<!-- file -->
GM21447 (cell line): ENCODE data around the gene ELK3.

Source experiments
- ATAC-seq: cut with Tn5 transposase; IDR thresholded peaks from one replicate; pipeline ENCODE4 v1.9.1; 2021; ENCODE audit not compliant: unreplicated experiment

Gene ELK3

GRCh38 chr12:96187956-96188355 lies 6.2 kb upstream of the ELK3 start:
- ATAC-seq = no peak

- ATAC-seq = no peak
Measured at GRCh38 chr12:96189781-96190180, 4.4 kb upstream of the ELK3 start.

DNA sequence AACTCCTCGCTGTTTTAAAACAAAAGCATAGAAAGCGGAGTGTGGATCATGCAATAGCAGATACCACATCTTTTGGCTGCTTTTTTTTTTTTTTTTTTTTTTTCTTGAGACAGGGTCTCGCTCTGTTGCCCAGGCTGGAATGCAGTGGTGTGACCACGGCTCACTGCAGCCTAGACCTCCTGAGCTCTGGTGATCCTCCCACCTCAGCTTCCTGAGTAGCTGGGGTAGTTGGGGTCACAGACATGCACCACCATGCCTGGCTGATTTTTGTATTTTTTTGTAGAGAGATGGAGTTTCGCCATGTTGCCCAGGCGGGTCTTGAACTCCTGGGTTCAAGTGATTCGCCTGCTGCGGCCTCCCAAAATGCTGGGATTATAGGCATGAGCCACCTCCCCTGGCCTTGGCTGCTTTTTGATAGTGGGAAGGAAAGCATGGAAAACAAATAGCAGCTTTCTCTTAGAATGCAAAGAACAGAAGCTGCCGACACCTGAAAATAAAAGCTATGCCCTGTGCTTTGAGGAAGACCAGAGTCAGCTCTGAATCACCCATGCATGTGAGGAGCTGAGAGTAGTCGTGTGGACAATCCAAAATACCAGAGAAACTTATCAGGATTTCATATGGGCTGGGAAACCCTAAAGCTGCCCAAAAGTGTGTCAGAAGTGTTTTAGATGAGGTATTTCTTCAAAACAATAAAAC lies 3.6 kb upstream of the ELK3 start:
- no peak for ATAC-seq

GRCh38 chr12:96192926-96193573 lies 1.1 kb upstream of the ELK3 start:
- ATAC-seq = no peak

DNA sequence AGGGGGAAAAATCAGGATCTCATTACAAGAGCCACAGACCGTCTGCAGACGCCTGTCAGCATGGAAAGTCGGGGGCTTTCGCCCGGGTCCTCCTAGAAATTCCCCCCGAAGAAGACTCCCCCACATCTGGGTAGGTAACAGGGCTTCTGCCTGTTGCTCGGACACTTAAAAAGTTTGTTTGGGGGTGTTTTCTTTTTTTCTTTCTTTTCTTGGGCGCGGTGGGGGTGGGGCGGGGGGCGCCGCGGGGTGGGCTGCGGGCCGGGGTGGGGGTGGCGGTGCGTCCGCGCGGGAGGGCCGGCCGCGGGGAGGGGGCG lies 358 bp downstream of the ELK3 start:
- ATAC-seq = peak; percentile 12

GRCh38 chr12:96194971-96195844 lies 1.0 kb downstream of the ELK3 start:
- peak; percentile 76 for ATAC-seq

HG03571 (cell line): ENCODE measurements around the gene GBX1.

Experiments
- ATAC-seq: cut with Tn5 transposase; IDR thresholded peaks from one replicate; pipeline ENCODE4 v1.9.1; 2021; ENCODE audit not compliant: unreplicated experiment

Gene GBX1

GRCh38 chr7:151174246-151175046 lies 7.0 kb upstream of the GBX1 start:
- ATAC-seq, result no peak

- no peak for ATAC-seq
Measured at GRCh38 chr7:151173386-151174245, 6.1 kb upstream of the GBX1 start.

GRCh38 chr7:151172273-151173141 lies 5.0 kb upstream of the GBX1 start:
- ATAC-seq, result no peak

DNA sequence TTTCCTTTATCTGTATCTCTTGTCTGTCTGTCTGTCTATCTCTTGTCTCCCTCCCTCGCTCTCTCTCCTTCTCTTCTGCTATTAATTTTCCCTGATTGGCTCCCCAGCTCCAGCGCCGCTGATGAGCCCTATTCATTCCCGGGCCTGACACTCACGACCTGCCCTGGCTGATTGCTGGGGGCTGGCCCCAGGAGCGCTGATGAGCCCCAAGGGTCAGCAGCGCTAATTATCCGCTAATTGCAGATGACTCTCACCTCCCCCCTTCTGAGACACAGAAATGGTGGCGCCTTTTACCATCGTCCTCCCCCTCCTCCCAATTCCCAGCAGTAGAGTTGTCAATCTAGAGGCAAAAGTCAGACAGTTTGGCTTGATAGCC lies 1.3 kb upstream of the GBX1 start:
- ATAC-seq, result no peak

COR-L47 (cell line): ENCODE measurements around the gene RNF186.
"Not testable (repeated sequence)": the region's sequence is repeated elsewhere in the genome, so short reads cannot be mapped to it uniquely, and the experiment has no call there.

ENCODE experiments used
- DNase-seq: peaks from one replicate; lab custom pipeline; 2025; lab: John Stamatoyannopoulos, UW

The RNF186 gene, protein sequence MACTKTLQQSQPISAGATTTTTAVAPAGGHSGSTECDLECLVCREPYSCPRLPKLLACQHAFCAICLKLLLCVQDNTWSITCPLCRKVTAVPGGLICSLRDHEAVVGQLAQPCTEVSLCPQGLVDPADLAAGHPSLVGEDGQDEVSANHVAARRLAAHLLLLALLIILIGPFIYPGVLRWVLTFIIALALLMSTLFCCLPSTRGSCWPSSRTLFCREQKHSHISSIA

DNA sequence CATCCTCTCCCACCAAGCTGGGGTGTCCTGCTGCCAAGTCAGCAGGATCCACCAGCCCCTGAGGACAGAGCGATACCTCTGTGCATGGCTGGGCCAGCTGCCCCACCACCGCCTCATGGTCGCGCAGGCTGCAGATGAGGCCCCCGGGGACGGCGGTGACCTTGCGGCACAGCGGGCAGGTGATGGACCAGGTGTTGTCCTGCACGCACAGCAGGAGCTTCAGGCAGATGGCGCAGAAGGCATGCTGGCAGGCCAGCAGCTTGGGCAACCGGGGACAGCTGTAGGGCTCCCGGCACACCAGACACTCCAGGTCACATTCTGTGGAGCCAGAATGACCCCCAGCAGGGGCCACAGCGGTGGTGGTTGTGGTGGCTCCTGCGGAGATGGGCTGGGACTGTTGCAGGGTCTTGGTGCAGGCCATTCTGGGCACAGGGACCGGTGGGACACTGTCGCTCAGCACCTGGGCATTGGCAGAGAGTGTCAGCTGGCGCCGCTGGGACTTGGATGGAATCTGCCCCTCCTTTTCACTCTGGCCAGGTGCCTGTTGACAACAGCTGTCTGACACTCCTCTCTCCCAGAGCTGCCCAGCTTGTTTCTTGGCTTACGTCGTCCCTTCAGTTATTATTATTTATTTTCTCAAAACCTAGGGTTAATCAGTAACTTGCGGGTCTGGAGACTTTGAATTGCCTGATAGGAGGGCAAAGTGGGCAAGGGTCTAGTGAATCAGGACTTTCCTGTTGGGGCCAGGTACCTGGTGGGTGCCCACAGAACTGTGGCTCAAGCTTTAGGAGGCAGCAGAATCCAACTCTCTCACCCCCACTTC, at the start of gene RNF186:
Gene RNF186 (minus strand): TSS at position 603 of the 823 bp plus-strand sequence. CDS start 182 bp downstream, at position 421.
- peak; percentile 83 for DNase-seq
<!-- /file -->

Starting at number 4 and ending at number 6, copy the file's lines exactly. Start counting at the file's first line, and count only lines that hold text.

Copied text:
Gene ELK3

GRCh38 chr12:96187956-96188355 lies 6.2 kb upstream of the ELK3 start:
- ATAC-seq = no peak